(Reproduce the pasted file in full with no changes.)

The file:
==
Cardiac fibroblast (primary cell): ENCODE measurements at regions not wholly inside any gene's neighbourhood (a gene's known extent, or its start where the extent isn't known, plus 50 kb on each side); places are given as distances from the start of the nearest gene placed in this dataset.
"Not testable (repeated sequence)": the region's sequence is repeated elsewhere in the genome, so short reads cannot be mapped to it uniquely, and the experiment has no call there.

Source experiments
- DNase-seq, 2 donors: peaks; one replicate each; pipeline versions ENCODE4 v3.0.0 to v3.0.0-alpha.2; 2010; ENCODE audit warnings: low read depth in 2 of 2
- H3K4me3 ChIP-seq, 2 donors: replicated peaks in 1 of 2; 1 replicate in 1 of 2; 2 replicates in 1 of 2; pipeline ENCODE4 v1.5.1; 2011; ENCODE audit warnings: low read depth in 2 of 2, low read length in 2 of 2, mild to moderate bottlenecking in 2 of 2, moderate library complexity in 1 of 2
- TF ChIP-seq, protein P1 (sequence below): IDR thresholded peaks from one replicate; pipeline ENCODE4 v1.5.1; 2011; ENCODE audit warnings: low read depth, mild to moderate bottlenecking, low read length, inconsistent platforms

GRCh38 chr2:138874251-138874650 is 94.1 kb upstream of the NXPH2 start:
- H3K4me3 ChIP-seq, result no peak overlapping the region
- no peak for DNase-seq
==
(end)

Cardiac fibroblast (primary cell): ENCODE measurements at regions not wholly inside any gene's neighbourhood (a gene's known extent, or its start where the extent isn't known, plus 50 kb on each side); places are given as distances from the start of the nearest gene placed in this dataset.
"Not testable (repeated sequence)": the region's sequence is repeated elsewhere in the genome, so short reads cannot be mapped to it uniquely, and the experiment has no call there.

Source experiments
- DNase-seq, 2 donors: peaks; one replicate each; pipeline versions ENCODE4 v3.0.0 to v3.0.0-alpha.2; 2010; ENCODE audit warnings: low read depth in 2 of 2
- H3K4me3 ChIP-seq, 2 donors: replicated peaks in 1 of 2; 1 replicate in 1 of 2; 2 replicates in 1 of 2; pipeline ENCODE4 v1.5.1; 2011; ENCODE audit warnings: low read depth in 2 of 2, low read length in 2 of 2, mild to moderate bottlenecking in 2 of 2, moderate library complexity in 1 of 2
- TF ChIP-seq, protein P1 (sequence below): IDR thresholded peaks from one replicate; pipeline ENCODE4 v1.5.1; 2011; ENCODE audit warnings: low read depth, mild to moderate bottlenecking, low read length, inconsistent platforms

GRCh38 chr2:138874251-138874650 is 94.1 kb upstream of the NXPH2 start:
- H3K4me3 ChIP-seq, result no peak overlapping the region
- no peak for DNase-seq